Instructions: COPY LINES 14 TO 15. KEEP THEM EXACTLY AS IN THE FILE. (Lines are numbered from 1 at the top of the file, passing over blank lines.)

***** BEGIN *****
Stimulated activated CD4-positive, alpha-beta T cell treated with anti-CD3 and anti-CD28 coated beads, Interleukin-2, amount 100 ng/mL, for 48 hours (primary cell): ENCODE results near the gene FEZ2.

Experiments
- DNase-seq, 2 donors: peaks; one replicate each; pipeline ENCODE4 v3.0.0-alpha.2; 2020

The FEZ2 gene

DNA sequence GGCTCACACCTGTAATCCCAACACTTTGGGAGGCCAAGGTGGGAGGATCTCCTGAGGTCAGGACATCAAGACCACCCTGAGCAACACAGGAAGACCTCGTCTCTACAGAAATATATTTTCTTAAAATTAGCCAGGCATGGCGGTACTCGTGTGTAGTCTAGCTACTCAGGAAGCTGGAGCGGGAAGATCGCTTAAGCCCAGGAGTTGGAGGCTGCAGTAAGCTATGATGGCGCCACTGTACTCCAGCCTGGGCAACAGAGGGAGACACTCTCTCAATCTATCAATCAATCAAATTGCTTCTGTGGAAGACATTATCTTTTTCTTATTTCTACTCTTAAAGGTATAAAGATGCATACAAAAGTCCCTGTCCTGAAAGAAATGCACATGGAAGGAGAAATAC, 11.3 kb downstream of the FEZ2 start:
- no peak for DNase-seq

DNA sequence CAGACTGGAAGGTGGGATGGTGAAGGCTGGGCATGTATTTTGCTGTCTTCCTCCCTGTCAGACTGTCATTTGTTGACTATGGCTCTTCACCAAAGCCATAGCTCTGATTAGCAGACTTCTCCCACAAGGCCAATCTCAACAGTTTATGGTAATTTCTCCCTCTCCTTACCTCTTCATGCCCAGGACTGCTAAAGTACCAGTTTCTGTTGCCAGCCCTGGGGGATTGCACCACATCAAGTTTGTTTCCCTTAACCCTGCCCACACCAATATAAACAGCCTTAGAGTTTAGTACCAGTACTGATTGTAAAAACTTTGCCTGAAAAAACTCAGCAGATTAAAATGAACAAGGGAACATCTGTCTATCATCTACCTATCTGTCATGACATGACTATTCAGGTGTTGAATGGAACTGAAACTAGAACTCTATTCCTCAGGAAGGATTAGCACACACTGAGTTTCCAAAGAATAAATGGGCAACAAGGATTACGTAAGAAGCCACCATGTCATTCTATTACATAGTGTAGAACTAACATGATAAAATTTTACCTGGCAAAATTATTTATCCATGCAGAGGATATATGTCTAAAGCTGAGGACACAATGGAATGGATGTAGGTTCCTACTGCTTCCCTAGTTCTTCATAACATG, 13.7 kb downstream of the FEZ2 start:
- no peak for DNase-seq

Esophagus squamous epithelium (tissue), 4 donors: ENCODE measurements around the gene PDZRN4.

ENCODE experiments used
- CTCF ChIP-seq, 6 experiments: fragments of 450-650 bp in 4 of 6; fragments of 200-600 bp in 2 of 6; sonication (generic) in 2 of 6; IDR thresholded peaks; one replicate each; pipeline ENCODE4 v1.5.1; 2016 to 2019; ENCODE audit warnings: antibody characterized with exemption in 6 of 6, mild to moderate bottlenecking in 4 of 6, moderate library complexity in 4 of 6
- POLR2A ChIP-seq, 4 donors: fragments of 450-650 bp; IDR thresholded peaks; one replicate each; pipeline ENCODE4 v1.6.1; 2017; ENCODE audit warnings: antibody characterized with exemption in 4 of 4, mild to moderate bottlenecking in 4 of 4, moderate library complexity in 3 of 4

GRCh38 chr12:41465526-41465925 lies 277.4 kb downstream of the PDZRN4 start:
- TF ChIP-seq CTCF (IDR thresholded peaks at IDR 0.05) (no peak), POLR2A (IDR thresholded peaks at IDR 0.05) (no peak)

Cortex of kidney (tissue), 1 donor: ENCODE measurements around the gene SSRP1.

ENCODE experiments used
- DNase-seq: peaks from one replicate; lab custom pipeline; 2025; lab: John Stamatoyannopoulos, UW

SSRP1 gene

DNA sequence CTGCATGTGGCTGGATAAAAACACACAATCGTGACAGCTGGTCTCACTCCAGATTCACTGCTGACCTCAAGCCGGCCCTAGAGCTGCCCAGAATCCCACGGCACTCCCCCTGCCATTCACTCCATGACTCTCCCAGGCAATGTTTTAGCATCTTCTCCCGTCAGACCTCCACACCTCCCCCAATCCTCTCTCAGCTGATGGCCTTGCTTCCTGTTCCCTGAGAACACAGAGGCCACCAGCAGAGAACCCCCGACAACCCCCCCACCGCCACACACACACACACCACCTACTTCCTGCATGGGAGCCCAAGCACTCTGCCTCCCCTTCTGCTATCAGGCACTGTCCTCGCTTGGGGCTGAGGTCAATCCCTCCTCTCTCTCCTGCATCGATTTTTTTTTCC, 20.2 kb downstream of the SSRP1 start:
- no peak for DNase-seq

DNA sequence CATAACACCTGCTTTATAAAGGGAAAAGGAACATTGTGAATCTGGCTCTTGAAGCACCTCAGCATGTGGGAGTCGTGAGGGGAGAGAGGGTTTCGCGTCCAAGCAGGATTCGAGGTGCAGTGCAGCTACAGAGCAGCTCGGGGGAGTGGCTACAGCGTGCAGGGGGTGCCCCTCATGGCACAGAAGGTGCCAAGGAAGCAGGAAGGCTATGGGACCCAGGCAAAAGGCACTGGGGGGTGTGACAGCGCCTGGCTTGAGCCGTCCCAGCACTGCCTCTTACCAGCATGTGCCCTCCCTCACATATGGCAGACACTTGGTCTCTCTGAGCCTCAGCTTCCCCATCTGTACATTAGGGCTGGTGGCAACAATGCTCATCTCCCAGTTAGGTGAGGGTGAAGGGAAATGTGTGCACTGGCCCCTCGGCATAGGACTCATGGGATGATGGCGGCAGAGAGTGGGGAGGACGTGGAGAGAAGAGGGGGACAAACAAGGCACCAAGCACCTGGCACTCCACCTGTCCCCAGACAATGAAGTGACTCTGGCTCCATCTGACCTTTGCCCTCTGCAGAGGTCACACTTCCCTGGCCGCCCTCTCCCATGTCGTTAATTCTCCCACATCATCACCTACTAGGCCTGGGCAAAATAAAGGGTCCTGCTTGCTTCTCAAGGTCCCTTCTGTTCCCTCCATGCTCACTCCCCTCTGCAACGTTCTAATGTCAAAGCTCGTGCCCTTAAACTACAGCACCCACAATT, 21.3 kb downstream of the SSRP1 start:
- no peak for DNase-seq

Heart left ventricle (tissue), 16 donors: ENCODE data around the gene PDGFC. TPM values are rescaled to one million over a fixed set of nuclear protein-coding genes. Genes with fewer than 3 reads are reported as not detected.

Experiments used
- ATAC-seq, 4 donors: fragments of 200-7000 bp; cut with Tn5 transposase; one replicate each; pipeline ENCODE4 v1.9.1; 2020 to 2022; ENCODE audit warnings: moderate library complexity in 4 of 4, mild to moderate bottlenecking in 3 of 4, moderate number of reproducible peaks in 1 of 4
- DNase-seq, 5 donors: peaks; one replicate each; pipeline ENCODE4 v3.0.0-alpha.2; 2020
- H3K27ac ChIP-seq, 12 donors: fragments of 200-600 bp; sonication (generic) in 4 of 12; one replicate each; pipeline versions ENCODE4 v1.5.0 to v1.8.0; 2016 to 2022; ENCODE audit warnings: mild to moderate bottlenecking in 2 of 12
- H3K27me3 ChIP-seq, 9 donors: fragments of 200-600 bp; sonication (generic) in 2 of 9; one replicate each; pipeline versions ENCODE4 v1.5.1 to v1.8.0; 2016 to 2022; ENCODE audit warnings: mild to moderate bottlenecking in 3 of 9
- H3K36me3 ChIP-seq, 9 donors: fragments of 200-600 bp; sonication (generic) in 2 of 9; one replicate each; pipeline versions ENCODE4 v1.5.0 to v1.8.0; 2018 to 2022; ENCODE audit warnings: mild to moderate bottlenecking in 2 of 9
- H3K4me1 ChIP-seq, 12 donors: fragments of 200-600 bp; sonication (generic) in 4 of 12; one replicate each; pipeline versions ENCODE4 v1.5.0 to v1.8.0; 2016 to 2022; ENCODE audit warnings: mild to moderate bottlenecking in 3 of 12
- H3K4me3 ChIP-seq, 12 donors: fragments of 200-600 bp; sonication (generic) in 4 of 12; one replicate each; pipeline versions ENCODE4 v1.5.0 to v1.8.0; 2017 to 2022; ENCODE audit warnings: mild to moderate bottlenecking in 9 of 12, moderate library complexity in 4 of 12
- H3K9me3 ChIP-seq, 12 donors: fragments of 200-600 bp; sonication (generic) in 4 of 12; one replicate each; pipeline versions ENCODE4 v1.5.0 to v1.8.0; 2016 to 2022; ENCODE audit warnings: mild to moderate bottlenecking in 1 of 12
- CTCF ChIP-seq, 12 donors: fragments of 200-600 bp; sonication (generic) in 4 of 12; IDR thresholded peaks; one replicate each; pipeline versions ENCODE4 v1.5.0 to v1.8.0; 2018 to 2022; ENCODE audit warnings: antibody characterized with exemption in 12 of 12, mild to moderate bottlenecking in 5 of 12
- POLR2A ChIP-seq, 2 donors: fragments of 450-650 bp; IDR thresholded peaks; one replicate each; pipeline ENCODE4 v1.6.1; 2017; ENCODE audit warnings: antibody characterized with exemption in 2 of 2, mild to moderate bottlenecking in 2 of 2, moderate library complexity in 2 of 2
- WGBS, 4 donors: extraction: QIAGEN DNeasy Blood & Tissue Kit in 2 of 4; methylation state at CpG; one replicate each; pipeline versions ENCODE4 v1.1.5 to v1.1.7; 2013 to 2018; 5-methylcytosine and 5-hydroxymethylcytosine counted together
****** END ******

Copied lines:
- TF ChIP-seq CTCF (IDR thresholded peaks at IDR 0.05) (no peak), POLR2A (IDR thresholded peaks at IDR 0.05) (no peak)

Cortex of kidney (tissue), 1 donor: ENCODE measurements around the gene SSRP1.